Journal of Pure and Applied MicrobiologyVol. 11 No. 4

Epidemiology of Blood Stream Infections in Neonatal Intensive Care Unit at a Tertiary Care Centre

Monika Rajani1 and Yash Javeri2

1Career Institute of Medical Sciences and Hospital, IIM Road, Lucknow, UP, India. 2Apex Healthcare Consortium, Delhi, India.

Received on 02 September 2017 and accepted on 20 Ocotber 2017



Healthcare-associated infections (HAI) are associated with increased morbidity, mortality and associated financial burden. Nosocomial blood stream infections in NICU remain a serious hazard. This was a prospective study done from January to December 2016. 1064 neonates admitted to NICU during this period were enrolled in the study. Active surveillance in NICU and laboratory based surveillance in Department of Microbiology was carried out to find cases of nosocomial blood stream infections. Each case was line listed and followed with calculation of attack and incidence rates. Out of the total 1064 new admissions between January and December 2016, 30 cases of hospital acquired infections were identified based on risk factors, clinical and laboratory data. Out of these twenty cases were hospital acquired blood stream infections. Average attack rates of HAI and hospital acquired blood stream infection were 2.76% and 1.93% respectively. Incidence of HAI/1000 patient days was 5.57 with BSI rate of 12.74. / 1000 catheter days. The most common organisms isolated from positive blood cultures were Staphylococcus aureus (32.4%), Acinetobacter spp. (24%) and E. coli (11.3%). BSI in NICU remains a serious hazard and remains grossly underreported. Infection control policies and surveillance methodologies need to be strengthened to curb BSI.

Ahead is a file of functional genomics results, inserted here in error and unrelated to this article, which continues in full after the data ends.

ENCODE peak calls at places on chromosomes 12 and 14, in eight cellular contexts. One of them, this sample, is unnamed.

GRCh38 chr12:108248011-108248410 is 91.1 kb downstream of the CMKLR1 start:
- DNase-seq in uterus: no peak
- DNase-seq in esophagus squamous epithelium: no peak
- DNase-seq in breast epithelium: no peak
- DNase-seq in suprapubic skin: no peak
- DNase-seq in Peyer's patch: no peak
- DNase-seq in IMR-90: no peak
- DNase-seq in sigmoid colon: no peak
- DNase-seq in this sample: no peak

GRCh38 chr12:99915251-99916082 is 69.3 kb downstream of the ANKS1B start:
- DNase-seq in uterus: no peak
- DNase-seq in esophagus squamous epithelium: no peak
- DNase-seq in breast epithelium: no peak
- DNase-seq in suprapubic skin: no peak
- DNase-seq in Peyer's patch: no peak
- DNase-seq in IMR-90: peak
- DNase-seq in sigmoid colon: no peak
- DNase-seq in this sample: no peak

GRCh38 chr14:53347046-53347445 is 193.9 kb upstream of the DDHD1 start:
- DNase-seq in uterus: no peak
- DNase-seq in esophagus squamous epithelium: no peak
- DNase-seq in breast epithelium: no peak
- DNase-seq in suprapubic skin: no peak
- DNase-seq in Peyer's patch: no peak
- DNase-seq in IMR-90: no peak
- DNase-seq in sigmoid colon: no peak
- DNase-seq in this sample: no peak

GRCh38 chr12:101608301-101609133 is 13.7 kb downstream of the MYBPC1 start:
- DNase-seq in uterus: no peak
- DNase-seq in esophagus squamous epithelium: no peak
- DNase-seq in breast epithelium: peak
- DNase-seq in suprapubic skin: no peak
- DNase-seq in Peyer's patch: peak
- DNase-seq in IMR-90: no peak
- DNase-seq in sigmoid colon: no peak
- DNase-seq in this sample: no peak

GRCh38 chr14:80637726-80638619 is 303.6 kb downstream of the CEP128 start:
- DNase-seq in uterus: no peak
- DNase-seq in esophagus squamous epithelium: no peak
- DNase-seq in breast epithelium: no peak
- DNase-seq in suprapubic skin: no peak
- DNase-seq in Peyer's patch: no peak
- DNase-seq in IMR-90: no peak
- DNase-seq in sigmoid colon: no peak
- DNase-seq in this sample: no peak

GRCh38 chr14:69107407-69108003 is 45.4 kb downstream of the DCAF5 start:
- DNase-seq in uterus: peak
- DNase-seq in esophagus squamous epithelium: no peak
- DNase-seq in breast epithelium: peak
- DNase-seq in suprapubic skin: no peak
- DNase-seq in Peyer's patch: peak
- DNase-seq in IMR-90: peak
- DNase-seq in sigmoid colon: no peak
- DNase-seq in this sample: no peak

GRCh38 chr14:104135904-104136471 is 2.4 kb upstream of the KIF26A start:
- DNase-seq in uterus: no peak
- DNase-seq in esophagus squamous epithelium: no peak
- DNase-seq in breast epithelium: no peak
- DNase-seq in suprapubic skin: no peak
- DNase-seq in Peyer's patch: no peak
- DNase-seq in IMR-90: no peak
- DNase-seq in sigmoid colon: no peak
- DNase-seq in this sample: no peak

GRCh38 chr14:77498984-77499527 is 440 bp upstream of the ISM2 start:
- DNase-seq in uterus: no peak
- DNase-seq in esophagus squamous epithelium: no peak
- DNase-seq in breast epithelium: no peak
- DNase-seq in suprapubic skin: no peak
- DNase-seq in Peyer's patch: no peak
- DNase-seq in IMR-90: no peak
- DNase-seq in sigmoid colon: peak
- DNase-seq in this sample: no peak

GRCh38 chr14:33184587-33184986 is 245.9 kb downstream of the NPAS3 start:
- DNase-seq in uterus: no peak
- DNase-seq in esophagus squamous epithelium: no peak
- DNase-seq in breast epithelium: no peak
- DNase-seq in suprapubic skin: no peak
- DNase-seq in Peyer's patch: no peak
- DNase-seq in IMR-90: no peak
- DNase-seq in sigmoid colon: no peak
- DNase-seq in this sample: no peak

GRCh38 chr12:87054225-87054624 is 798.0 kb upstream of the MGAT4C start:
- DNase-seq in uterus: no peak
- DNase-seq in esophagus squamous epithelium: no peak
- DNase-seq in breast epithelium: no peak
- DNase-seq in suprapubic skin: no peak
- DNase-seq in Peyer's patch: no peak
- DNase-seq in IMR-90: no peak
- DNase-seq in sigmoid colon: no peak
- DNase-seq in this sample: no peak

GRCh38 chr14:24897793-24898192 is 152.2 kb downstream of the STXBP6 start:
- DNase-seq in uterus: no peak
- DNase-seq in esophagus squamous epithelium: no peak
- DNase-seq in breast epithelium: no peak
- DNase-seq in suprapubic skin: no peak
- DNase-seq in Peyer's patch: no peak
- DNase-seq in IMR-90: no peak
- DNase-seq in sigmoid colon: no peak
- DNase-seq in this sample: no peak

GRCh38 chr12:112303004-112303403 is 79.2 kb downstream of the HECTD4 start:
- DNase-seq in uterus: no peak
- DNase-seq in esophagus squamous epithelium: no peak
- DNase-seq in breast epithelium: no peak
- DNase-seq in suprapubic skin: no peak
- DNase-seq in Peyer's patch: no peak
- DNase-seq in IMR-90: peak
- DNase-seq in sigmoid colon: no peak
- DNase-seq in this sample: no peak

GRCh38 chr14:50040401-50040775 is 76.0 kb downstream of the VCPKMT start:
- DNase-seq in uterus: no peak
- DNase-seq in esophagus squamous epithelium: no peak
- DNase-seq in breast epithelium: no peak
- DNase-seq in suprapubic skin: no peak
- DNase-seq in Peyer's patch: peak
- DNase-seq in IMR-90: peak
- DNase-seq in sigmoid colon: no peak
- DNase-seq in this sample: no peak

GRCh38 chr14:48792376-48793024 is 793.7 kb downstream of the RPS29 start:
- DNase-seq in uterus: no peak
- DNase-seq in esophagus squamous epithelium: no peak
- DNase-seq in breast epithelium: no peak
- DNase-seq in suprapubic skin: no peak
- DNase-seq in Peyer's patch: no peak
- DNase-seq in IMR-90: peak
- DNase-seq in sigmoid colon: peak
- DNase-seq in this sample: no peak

Keywords : HAI, Nosocomial Infections, BSI, NICU, Infection Control.